Non-cognitive attributes: correlations to high ability students' academic achievement

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dc.contributor.advisor Quick, Marilynn
dc.contributor.author Clevenger, Alicia Jean
dc.date.accessioned 2018-12-06T16:41:24Z
dc.date.available 2018-12-06T16:41:24Z
dc.date.issued 2018-12-15
dc.identifier.uri http://cardinalscholar.bsu.edu/handle/123456789/201482
dc.description.abstract Using identified high ability students’ survey data and NWEA reading and math achievement scores from four Indiana school districts, this study investigated the relationship between students’ perceptions of growth mindset and grit and academic achievement while controlling for teacher feedback, student self-regulation, and goal orientation. This study was a quantitative correlational design using cross-sectional data. To analyze the relationship between high ability students’ growth mindset and grit and academic achievement, a simultaneous multiple regression was performed. To determine if growth mindset and grit predicted academic achievement, an ANOVA test was conducted. To analyze the relationship between high ability students’ growth mindset and grit and academic achievement while controlling for the teacher variables, a hierarchical multiple regression was performed. The results of this study did not indicate growth mindset and grit had a significant correlation with academic achievement while controlling for the teacher variables. However, self-regulation significantly correlated with reading achievement scores. Additionally, significant data regarding gender and math achievement and school setting and growth mindset resulted. The implications discussed include encouraging high ability educators promoting self-regulated learning in their classrooms. Additionally, educators should be promoting the malleability of math intelligence through growth mindset interventions and providing appropriate professional development so elementary teachers develop both strong math skills and positive math attitudes. The last implication suggests teaching students about neuroplasticity, which may elicit more student effort, perseverance when faced with academic adversity, and positively influence overall academic achievement. en_US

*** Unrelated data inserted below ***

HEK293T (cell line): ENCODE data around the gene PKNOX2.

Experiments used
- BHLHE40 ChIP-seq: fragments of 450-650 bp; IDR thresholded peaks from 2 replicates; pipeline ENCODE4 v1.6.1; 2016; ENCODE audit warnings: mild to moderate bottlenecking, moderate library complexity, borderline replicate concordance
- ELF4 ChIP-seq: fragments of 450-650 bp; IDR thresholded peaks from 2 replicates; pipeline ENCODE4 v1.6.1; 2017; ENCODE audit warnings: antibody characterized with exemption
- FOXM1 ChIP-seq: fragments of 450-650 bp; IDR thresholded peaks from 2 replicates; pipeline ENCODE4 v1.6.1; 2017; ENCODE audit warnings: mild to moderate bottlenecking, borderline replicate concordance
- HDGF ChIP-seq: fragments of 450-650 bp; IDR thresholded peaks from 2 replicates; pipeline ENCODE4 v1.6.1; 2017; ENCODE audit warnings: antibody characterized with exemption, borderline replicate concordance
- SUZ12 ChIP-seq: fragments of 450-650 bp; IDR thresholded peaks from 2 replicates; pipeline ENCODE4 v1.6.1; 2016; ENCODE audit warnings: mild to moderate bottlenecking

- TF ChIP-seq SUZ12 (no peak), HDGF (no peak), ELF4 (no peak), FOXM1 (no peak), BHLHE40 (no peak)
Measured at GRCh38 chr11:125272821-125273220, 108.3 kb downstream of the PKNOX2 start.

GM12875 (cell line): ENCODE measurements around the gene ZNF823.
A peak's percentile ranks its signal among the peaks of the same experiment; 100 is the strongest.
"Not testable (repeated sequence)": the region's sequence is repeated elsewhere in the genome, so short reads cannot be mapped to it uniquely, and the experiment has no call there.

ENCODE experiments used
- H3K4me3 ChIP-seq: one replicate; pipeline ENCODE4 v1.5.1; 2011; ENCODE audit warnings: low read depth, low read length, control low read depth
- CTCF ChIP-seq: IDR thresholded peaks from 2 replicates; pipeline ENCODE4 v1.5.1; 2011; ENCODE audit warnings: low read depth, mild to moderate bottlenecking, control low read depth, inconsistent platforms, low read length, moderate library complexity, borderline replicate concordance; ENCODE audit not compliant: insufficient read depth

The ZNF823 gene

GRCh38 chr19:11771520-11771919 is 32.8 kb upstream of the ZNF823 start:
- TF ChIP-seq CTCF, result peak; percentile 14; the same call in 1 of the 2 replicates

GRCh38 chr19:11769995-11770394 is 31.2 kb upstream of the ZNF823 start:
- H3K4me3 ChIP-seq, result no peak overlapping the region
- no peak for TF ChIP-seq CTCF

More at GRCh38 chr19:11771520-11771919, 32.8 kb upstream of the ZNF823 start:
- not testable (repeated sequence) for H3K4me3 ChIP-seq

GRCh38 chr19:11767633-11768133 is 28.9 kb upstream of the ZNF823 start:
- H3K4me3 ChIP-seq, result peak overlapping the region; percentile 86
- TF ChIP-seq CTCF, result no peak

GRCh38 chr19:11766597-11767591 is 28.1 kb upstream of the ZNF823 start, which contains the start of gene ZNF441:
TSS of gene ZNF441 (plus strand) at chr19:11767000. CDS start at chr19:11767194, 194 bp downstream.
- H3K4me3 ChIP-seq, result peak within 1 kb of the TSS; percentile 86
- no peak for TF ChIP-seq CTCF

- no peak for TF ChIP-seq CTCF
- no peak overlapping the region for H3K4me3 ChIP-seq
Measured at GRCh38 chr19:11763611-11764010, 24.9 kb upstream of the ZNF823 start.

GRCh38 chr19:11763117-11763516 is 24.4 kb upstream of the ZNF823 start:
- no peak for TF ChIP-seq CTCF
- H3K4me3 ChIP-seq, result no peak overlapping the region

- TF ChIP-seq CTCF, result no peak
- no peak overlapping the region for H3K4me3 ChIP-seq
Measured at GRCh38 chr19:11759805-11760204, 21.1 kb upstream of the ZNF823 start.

dc.title Non-cognitive attributes: correlations to high ability students' academic achievement en_US
dc.title.alternative Non-cognitive attributes and high ability students en_US
dc.description.degree Thesis (D. Ed.) en_US


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  • Doctoral Dissertations [3071]
    Doctoral dissertations submitted to the Graduate School by Ball State University doctoral candidates in partial fulfillment of degree requirements.

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